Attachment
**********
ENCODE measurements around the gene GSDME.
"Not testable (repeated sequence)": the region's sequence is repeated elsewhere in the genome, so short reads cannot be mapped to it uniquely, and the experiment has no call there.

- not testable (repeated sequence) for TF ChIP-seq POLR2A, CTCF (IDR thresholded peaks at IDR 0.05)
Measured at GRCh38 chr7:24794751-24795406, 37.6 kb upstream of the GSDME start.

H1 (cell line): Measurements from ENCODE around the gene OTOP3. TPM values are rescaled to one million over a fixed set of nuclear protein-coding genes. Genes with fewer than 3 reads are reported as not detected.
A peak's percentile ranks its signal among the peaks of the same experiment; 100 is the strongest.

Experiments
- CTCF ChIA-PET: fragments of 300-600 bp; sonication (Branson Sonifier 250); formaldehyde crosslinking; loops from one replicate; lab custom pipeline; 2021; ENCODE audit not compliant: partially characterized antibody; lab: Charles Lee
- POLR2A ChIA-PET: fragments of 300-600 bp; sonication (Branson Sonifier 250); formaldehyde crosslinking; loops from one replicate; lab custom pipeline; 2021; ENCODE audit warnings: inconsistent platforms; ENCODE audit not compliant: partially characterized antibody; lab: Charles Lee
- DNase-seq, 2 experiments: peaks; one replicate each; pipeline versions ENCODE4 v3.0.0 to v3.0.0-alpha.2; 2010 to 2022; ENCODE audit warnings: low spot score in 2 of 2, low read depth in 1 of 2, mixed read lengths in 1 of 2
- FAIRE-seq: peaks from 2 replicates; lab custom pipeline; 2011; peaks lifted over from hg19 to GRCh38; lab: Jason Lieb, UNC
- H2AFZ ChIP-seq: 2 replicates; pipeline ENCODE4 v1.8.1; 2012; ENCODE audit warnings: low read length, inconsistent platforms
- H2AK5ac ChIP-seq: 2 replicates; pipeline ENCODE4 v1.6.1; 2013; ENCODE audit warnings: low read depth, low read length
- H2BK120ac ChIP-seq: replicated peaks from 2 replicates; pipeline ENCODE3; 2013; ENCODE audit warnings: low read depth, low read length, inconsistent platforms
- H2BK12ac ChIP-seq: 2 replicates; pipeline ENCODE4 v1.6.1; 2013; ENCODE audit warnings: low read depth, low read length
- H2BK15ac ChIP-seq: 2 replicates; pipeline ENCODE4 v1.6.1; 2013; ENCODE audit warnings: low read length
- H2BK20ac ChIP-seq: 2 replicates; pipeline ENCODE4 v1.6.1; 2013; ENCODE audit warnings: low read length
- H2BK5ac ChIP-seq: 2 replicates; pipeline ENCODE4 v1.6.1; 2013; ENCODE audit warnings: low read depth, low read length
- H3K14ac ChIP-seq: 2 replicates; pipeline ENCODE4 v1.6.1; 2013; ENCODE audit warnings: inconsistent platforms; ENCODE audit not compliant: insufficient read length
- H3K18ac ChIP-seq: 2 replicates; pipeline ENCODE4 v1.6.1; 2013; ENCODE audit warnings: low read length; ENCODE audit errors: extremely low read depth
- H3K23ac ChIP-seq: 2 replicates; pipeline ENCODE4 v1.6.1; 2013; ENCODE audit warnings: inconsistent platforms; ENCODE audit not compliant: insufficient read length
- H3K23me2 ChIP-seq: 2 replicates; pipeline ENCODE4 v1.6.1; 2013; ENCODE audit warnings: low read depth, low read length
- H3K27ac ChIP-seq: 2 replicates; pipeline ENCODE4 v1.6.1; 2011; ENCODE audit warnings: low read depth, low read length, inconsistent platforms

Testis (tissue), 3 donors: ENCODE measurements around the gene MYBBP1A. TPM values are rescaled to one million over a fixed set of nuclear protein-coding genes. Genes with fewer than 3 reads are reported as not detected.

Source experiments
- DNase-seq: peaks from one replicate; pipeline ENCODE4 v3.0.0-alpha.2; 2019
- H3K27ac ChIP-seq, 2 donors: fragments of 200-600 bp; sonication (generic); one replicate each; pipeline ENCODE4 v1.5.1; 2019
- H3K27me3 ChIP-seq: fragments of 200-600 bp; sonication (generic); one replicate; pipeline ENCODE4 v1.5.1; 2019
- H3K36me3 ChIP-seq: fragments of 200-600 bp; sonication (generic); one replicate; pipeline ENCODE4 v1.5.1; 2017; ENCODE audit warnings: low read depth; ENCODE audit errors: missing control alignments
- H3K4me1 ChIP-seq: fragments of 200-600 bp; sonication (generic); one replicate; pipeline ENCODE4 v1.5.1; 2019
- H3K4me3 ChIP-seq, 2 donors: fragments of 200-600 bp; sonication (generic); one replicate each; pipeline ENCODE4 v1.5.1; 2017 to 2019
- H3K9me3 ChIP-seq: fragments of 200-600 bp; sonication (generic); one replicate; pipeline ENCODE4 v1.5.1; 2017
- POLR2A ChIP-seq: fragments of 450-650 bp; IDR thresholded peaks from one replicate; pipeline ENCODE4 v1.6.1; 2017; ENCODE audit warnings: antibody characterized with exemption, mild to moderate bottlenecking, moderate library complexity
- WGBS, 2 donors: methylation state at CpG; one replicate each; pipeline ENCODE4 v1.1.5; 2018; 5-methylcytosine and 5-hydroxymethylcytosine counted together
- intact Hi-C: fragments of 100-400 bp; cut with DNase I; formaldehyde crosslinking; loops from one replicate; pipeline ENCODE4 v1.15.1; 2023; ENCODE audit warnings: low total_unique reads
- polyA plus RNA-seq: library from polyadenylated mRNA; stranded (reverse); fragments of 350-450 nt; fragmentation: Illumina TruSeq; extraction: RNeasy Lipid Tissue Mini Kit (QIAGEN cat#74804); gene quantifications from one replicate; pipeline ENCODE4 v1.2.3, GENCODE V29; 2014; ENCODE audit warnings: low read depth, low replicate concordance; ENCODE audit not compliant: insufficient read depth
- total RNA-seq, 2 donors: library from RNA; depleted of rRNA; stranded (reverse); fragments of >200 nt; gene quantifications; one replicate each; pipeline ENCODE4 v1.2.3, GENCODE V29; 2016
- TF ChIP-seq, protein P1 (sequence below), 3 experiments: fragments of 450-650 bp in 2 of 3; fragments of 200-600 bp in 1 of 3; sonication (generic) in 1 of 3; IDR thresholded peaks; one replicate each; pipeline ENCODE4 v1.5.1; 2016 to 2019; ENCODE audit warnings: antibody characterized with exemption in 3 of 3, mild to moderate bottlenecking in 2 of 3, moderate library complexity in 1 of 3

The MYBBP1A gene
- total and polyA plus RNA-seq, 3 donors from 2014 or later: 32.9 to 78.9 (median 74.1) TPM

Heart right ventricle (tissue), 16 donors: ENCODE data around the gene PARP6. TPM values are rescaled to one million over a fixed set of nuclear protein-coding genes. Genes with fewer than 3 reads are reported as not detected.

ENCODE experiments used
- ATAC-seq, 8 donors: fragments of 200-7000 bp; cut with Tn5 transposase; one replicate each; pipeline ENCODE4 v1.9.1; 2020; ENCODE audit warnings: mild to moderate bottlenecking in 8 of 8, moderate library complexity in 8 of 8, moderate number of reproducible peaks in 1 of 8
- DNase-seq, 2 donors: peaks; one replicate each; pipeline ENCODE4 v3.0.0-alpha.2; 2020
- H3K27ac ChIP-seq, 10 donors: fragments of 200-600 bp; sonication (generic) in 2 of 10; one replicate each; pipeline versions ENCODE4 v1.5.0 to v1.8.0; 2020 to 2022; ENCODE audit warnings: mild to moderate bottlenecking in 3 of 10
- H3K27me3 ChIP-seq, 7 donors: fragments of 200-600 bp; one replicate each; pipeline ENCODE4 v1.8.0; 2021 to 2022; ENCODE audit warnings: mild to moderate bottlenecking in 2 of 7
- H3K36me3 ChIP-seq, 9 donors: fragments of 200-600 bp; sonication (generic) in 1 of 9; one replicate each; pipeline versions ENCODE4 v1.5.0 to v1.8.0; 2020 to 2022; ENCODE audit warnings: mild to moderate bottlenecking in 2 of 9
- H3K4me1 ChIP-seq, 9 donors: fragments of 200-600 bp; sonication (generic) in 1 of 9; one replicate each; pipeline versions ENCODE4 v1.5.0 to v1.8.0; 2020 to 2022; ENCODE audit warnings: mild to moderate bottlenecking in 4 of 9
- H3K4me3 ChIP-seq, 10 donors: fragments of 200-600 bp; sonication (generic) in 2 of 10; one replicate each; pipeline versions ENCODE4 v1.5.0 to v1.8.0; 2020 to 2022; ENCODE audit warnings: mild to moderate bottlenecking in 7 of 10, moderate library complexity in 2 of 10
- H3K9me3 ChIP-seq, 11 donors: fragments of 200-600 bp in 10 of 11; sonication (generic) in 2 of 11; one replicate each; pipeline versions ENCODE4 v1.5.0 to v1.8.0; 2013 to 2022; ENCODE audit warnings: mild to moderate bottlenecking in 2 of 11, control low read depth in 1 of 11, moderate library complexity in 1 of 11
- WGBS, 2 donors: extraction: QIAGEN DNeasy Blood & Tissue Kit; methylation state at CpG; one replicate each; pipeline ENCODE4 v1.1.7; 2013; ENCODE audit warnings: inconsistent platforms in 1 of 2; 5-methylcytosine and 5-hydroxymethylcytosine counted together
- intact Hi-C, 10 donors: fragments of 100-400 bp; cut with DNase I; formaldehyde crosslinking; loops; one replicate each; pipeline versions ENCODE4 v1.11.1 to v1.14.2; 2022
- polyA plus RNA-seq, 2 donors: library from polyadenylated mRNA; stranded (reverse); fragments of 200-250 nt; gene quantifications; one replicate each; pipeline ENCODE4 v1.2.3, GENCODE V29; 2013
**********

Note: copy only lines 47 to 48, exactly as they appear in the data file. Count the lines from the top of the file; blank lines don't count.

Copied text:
- H3K36me3 ChIP-seq, 9 donors: fragments of 200-600 bp; sonication (generic) in 1 of 9; one replicate each; pipeline versions ENCODE4 v1.5.0 to v1.8.0; 2020 to 2022; ENCODE audit warnings: mild to moderate bottlenecking in 2 of 9
- H3K4me1 ChIP-seq, 9 donors: fragments of 200-600 bp; sonication (generic) in 1 of 9; one replicate each; pipeline versions ENCODE4 v1.5.0 to v1.8.0; 2020 to 2022; ENCODE audit warnings: mild to moderate bottlenecking in 4 of 9